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Apple says it’s pulling popular apps in Iran due to U.S. regulations

As Apple has been removing popular apps in Iran from the App Store, the company has been sharing a message with developers saying that U.S. sanctions are the cause of the issue.

The New York Times reports that a popular app in Iran which was similar to Uber was pulled from App Stores today. In previous weeks shopping and food delivery apps have also been removed. Apple is reportedly now “…moving aggressively to shut down Iranian apps.”

Here’s the information that Apple has been sending to affected developers:

Under the U.S. sanctions regulations, the App Store cannot host, distribute or do business with apps or developers connected to certain U.S. embargoed countries.

NYT writes that due to the U.S. sanctions, Apple doesn’t operate any official business in Iran or have an Iranian App Store. However, millions of iPhones are smuggled in to the country and developers use other countries’ App Store to create and share apps.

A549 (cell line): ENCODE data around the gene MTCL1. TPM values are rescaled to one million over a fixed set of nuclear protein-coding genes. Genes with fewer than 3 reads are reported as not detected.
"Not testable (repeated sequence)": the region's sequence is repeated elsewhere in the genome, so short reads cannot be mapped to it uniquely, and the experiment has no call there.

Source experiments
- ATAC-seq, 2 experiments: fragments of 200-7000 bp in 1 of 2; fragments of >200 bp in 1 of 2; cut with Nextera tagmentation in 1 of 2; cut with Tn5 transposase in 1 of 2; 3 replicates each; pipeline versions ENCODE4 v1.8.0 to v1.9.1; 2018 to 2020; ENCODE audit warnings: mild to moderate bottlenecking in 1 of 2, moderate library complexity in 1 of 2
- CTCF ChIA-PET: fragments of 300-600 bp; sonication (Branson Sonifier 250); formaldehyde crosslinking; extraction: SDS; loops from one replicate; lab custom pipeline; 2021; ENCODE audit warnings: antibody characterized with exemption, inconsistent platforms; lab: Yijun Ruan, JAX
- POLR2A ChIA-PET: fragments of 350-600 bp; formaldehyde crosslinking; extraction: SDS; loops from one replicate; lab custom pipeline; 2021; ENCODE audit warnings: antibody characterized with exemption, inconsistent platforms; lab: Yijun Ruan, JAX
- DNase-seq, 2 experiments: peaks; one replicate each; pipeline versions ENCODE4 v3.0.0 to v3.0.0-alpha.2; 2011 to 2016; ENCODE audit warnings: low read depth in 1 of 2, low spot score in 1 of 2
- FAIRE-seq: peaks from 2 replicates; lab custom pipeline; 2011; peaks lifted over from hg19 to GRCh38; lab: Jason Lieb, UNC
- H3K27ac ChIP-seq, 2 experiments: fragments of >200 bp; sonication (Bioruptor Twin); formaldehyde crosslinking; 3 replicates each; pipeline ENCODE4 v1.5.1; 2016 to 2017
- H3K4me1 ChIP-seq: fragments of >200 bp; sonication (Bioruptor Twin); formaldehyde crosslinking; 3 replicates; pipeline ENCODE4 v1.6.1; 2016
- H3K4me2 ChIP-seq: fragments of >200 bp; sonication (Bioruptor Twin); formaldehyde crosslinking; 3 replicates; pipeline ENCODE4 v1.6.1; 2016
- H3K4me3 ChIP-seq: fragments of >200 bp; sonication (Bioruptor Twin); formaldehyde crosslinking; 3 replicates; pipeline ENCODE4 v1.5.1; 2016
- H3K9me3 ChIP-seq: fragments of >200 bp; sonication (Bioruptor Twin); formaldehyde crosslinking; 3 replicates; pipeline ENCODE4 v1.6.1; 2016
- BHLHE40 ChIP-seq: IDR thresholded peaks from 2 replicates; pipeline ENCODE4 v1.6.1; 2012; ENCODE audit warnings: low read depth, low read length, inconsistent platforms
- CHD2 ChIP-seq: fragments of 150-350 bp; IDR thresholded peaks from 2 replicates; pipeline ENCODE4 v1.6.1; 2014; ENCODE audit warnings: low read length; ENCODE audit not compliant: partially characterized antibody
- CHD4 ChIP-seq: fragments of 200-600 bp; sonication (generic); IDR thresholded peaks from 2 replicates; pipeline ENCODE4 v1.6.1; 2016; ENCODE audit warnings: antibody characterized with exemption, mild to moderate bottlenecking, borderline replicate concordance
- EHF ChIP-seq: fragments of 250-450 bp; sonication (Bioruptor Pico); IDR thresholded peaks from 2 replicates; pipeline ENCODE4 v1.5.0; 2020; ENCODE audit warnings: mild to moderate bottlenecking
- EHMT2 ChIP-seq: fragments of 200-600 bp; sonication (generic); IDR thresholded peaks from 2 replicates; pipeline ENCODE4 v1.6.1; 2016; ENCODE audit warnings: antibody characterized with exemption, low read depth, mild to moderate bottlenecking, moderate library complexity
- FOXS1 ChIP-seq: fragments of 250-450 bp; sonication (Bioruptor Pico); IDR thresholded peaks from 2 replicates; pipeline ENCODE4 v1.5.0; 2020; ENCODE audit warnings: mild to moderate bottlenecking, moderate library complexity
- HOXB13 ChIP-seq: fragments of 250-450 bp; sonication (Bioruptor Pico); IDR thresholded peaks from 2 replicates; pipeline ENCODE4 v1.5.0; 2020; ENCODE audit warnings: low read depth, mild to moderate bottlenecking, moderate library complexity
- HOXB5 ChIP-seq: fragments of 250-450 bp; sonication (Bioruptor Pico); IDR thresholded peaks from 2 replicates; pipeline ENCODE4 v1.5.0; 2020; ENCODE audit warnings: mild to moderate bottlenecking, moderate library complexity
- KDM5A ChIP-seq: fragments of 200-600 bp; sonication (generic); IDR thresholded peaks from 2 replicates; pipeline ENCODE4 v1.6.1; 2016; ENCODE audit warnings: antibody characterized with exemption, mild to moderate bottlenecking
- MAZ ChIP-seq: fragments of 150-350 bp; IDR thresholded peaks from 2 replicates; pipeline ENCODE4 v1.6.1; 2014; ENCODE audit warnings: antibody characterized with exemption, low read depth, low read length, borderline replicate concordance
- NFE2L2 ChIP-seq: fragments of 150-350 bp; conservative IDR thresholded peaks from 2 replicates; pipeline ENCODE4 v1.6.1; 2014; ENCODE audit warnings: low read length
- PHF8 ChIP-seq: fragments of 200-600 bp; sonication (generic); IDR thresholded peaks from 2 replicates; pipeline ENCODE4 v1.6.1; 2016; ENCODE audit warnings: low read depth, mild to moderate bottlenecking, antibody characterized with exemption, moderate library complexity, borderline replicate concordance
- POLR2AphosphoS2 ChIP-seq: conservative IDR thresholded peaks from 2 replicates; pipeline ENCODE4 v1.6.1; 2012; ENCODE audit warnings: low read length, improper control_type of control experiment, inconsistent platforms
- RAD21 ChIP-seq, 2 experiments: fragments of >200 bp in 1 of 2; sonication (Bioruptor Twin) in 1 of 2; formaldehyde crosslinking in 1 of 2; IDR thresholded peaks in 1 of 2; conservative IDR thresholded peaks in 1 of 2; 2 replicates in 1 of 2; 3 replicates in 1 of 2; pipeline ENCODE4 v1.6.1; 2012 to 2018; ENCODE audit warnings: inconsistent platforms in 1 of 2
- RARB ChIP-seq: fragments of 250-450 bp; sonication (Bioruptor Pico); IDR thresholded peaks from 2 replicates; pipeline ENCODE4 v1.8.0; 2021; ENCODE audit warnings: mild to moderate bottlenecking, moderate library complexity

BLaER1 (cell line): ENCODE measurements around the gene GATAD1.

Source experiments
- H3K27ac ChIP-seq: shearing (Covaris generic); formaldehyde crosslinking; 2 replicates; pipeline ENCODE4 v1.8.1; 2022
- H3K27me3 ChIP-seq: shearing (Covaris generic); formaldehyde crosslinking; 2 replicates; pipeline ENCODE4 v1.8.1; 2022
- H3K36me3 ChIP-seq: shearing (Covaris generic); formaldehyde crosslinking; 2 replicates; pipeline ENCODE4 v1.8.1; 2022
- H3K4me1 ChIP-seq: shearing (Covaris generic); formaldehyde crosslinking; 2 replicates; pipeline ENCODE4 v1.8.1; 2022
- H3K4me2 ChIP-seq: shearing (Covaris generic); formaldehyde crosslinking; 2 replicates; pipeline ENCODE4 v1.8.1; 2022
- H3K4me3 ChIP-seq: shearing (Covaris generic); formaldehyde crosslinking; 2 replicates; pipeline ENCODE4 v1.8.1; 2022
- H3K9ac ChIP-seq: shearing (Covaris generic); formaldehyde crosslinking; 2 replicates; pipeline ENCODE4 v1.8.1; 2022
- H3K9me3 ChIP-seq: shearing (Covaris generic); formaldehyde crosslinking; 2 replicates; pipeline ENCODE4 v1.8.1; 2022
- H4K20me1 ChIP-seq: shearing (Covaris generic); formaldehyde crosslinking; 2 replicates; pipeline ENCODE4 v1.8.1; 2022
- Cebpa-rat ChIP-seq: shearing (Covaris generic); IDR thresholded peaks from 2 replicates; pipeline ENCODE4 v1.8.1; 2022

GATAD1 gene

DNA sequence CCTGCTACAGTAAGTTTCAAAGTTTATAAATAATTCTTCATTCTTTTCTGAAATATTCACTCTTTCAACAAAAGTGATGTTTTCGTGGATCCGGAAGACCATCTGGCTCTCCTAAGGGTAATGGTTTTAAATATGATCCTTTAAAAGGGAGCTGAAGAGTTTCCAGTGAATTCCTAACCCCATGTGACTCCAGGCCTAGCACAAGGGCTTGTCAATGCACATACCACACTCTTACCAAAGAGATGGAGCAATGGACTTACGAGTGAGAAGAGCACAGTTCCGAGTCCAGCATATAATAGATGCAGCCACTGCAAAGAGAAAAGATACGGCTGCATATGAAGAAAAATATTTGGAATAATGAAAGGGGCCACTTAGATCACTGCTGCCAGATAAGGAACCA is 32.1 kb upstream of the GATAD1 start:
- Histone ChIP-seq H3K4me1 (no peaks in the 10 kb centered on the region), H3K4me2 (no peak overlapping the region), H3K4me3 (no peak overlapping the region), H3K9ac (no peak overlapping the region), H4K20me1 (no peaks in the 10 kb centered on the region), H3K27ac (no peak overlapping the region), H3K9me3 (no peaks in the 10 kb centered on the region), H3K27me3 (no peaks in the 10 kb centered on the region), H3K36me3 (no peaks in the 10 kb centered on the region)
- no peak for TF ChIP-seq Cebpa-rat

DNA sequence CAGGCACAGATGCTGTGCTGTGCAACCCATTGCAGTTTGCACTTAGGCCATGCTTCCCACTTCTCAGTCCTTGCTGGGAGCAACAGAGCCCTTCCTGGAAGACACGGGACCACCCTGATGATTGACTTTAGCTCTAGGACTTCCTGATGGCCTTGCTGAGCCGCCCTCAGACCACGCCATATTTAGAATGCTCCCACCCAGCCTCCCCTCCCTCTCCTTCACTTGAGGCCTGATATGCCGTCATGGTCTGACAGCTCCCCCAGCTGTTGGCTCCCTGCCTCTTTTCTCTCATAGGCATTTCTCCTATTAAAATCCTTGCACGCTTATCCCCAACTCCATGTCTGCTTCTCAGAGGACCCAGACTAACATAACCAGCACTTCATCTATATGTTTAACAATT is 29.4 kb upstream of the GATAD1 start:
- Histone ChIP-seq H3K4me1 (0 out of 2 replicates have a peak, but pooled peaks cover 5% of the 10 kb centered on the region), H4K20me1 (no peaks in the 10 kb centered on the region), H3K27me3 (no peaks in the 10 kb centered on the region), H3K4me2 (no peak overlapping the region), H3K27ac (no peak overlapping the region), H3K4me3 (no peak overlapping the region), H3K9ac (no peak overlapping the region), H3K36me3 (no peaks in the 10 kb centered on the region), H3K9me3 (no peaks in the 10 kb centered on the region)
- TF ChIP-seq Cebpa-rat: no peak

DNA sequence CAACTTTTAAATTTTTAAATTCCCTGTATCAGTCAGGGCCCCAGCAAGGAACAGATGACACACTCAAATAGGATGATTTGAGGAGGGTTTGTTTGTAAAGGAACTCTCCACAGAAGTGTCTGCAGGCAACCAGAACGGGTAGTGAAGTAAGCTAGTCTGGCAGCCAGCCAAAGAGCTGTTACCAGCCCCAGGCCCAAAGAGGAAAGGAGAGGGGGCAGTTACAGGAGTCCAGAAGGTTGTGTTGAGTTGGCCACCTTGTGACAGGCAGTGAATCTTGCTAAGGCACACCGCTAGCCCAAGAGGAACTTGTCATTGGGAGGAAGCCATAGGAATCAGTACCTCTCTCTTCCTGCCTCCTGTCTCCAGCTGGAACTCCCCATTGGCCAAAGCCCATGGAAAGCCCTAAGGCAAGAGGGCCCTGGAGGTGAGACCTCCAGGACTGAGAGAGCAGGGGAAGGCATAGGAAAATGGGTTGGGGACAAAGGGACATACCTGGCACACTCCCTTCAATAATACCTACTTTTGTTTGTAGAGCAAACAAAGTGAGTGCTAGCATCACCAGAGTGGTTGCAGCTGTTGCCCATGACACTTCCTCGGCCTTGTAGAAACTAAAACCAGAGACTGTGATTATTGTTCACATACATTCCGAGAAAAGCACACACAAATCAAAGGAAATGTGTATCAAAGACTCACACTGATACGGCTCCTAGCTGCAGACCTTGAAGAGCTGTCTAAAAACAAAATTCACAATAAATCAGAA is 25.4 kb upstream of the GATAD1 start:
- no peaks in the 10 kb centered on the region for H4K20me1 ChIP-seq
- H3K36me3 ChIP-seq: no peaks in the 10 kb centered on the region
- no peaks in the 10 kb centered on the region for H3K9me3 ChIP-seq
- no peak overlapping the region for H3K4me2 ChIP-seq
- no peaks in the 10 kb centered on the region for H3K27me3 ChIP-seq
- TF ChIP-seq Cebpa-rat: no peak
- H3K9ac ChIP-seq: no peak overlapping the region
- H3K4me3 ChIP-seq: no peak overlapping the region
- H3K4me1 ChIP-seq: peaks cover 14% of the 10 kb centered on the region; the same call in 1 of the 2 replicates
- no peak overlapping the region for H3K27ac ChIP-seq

One business owner whose app was removed wrote the following:

“We work so hard, and have to fight all the time, and now this,” he said in an interview. “No one with an iPhone can download any of the popular apps any more. Imagine if in the U.S. you wouldn’t be able to get Uber on your phone.”

Interestingly, Google interprets the U.S. regulations differently than Apple and is taking the following approach:

Google, which allows Android developers to publish apps in Iran so long as they do not involve purchases, does not appear to have taken a similar action against Iranian apps in its Play store, and its formal Play guidelines allow apps to be distributed in the country.

Earlier in the year Apple removed The New York Times apps in China due to violation of local regulations. Late last month, Apple began removing VPN apps from the China App Store, sharing with developers that it was due to illegal content being contained in the apps.

Our Benjamin Mayo noted:

Apple wants to be a big player in China and staying on the good side of government is in its best interests, as it looks to the emerging middle class as a growth opportunity for iPhone sales. The company announced a new VP position dedicated to managing Apple’s operations in China earlier this month.

Apple declined to comment on the issue to The New York Times.

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Avatar for Michael Potuck Michael Potuck

Michael is an editor for 9to5Mac. Since joining in 2016 he has written more than 3,000 articles including breaking news, reviews, and detailed comparisons and tutorials.